Topsolar SolarFairy 100W Portable Foldable Solar Panel Charger Kit 18V DC Output for Portable Generator Power Station + 12V RV Boat Car Battery +…

(3 customer reviews)



  • 【Designed For Most Portable Power Station】The 19V DC port is specially designed for charging portable power stations and equipped with cables and connectors of different specifications
  • 【USB Smart and Fast Charging Technology】 Dual USB Ports QC3.0 & 2.0 (5V/9V/12V 2A max), and the USB-C port support PD3.0.Designed for smartphones and tablets (compatible with iPhone, iPad, Samsung Galaxy), GPS, digital cameras etc. Perfect for outdoor life and even unexpected power outages. The build-in smart IC chip intelligently identifies your device, and maximizes its charging speed while protects your devices from over charging and overloading.
  • 【Foldable&Portable】After being folded, the size is only 9.84*7.87*2.36 inch. You could easily pack it into backpack or trunk to explore the world. At the same time, the panel is equipped with adjustable brackets.You could adjust the angle of the solar panel at will to obtain a higher output power.
  • 【Powerful High Conversion Efficiency】 With high efficiency monocrystalline solar cell, you will get greater power efficiency even though the panel is smaller than a traditional model Maximizes system output by reducing mismatch loss. It performs better than similarly rated polycrystalline solar panels at low-light conditions
  • 【Durable】 The solar panel is fully Laminated, made by advanced laminated technology and long lasting ETFE material. NOTE:Before test the 14.4V port voltage, need to connect a load/battery to activate.

, Topsolar SolarFairy 100W Portable Foldable Solar Panel Charger Kit 18V DC Output for Portable Generator Power Station + 12V RV Boat Car Battery +…, 199.99, USD,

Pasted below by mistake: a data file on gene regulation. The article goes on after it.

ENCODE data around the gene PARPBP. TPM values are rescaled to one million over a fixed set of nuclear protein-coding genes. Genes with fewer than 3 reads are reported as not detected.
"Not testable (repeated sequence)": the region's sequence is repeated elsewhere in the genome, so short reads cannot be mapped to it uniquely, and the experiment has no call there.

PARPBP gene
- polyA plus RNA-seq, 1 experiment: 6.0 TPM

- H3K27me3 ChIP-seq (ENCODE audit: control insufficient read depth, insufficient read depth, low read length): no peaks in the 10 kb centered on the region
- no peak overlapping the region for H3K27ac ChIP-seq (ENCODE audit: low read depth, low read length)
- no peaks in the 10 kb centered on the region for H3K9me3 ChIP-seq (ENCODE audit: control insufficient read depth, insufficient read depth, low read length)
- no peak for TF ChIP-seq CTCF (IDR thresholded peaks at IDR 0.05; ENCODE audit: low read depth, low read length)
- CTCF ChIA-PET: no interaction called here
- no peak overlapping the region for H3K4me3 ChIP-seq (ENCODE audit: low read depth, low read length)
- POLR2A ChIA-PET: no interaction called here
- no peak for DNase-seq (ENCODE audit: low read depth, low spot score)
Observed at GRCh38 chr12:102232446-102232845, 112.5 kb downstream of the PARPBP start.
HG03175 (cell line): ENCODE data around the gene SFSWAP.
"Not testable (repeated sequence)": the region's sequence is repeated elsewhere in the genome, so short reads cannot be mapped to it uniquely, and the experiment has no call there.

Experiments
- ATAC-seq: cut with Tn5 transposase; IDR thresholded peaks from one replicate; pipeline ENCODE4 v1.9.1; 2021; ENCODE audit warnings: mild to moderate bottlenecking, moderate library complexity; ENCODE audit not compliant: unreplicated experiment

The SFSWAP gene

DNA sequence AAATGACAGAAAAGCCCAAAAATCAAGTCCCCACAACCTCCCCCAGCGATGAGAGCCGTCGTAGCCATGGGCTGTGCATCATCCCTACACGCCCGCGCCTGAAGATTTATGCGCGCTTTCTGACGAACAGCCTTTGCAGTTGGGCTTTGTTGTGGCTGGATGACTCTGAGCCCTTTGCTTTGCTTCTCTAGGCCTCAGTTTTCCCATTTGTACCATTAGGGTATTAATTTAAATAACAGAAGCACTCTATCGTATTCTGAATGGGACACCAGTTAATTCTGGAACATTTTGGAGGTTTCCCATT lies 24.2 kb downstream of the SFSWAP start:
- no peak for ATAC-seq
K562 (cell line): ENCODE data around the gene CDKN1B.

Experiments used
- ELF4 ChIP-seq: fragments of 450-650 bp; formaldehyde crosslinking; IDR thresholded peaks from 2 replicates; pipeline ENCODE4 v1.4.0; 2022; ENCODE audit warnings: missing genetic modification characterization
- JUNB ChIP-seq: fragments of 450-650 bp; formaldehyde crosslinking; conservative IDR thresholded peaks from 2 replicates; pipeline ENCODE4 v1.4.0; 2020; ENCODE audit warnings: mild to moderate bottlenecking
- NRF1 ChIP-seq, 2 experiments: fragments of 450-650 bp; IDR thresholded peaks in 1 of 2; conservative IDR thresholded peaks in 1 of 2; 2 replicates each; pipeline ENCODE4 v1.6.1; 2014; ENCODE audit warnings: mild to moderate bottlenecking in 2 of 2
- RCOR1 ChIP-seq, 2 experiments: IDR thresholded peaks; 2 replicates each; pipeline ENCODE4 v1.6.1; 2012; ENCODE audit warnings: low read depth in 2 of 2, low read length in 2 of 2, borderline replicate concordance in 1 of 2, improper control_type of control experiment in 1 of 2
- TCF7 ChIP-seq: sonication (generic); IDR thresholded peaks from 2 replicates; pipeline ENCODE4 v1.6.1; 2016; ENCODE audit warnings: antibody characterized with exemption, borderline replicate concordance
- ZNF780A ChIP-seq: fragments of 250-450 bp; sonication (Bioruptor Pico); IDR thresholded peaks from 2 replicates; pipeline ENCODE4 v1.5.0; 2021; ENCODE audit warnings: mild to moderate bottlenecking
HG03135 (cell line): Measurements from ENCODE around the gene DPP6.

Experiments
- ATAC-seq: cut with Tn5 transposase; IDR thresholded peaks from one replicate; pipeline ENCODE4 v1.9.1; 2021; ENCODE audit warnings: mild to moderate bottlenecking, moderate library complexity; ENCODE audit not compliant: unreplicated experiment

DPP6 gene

Additional information

Product Dimensions

22.83 x 17.72 x 2.95 inches

Item Weight

5.1 pounds



3 reviews for Topsolar SolarFairy 100W Portable Foldable Solar Panel Charger Kit 18V DC Output for Portable Generator Power Station + 12V RV Boat Car Battery +…

  1. Julien

    I love the compact design and the sturdy material used. I plugged the solar panel to my Jackery battery to prepare my road trip !
    It works but the max Watt I have is 59W that shows up on the battery ???? It says 100W so I would love to have explanations ! I’m in Florida, the sun is hot and it is noon !!! Why don’t they advertised for 100W when it produces 60W ?

  2. Brandon

    I have a ton of rigid panels and few flexibles, even a couple folding panels in the lower wattage range. This was my first larger folding panel purchase and I was feeling discouraged while shopping reading so many reviews of dismal output from many top brands.

    I’ve had this panel for a whopping 4 hours and just got it set up outside for a test. The sun isn’t perfectly overhead so these numbers may increase slightly, but I don’t plan to angle it or anything – flat is better than anything I could rig up given the position of the sun right now.

    Immediately showed 74-75w being produced when connected to a Victron MPPT (see attached image). I expected this number to fall as the panel heated up – it’s 95* outside and it’s laying on hot plywood with no airflow beneath the panels, or from anywhere – perfectly still wind-free day.

    So, 30 minutes later it’s producing 72w. The 2x100w series’d rigid panels on my truck are producing 143w right now and actually have good air flow. So I’d say the output of this panel is a lot better than what I’ve read of Dokios and similar, producing 60w from a “200w” folding panel.

    It’s heavy but that’s okay, it rolls up tight and compact and feels more durable than my smaller folding panels. The smaller ones I have can be flexed but these feel like unfolding a book of floor tile, so that’s where the weight is coming from. No other comments on durability though, too soon to tell. Just feels like it’ll last. Unfolding it is straight forward, you just flip the 6 tiles open and then unfold the other 6 from on top of it. I liked that because I could unfold without having the panel producing any voltage until I flipped the last fold over – one side covers the other until this point. People who are familiar with throwing blankets over producing solar panels to halt current will understand and appreciate this.

    The flap that hangs off the side where the output box (or whatever you want to call it) is ok, I previously thought it was stupid when shopping. Part of the flap has the output box and the other part is what wraps over the panels and velcros them shut when folded up. I don’t think you could use this panel hanging horizontally (landscape mode!) without that flap catching the wind and being obnoxious, and causing stress on the wires inside that lead to the flap. But would be easy to hang vertically with the flap hanging down.